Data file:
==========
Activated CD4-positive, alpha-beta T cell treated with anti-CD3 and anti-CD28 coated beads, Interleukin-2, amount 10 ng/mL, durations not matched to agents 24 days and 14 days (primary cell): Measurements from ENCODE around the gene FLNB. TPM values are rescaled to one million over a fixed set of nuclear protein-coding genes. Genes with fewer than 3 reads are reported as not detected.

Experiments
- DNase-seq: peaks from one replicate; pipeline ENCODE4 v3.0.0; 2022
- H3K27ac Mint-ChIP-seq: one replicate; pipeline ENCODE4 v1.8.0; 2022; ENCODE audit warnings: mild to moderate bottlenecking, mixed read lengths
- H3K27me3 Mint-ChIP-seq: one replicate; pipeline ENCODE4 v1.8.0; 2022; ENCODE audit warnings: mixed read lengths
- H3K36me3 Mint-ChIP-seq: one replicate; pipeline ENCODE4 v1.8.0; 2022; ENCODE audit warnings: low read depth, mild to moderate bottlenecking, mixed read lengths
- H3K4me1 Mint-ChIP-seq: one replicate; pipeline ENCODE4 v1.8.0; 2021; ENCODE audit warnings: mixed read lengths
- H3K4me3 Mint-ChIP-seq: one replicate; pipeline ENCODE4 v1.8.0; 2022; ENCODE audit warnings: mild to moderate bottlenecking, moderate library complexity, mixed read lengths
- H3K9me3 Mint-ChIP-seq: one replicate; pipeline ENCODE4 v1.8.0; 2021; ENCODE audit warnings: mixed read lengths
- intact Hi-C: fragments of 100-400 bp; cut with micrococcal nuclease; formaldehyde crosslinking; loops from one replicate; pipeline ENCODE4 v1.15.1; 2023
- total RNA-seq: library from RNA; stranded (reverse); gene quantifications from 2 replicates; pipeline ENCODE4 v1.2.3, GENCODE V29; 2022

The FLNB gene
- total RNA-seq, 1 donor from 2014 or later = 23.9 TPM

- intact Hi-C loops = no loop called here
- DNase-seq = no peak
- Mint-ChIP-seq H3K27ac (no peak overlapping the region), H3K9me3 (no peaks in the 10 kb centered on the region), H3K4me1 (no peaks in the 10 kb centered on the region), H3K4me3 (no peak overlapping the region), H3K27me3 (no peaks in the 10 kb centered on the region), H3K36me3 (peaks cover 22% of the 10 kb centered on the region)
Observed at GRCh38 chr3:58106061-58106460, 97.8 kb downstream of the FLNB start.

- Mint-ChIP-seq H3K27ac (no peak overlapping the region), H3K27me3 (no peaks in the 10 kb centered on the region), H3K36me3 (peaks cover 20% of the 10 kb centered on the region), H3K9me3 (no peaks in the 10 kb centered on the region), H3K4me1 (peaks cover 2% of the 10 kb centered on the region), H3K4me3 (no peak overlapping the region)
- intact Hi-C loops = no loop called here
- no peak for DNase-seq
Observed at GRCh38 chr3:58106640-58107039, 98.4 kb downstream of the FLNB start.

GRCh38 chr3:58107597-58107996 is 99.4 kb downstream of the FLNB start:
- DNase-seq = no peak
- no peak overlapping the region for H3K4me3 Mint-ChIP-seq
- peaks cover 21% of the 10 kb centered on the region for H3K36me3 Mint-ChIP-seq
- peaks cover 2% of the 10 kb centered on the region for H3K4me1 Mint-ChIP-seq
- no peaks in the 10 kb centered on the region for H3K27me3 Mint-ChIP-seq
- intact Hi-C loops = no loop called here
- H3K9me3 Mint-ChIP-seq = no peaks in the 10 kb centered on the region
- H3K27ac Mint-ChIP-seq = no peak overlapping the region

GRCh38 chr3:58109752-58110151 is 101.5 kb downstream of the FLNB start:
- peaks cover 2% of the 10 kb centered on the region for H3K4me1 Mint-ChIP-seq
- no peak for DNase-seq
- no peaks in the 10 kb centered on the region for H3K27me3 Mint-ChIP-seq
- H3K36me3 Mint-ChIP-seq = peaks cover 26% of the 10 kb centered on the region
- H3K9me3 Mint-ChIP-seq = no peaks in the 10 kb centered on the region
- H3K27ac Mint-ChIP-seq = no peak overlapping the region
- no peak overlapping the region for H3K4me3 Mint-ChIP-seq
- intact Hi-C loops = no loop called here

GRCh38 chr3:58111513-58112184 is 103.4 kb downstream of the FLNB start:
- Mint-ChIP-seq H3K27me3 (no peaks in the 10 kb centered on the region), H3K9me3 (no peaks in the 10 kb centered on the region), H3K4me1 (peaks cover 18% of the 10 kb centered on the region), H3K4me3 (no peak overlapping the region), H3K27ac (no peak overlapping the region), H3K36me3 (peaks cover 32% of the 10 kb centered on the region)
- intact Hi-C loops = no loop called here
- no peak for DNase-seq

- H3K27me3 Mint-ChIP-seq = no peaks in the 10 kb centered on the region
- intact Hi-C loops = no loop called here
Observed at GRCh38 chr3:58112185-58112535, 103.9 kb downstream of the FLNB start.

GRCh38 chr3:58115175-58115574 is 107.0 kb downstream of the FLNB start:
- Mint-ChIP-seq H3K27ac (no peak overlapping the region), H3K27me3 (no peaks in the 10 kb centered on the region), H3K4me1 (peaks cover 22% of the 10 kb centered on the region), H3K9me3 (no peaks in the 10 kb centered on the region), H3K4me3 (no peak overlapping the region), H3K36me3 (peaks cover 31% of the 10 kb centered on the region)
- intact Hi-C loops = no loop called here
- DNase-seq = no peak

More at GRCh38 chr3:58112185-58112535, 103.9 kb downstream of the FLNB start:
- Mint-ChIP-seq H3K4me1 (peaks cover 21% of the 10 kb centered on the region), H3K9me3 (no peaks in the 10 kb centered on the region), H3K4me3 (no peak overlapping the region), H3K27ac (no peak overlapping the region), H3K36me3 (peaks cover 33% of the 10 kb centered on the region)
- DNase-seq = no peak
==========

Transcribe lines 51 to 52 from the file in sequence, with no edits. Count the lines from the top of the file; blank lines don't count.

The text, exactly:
More at GRCh38 chr3:58112185-58112535, 103.9 kb downstream of the FLNB start:
- Mint-ChIP-seq H3K4me1 (peaks cover 21% of the 10 kb centered on the region), H3K9me3 (no peaks in the 10 kb centered on the region), H3K4me3 (no peak overlapping the region), H3K27ac (no peak overlapping the region), H3K36me3 (peaks cover 33% of the 10 kb centered on the region)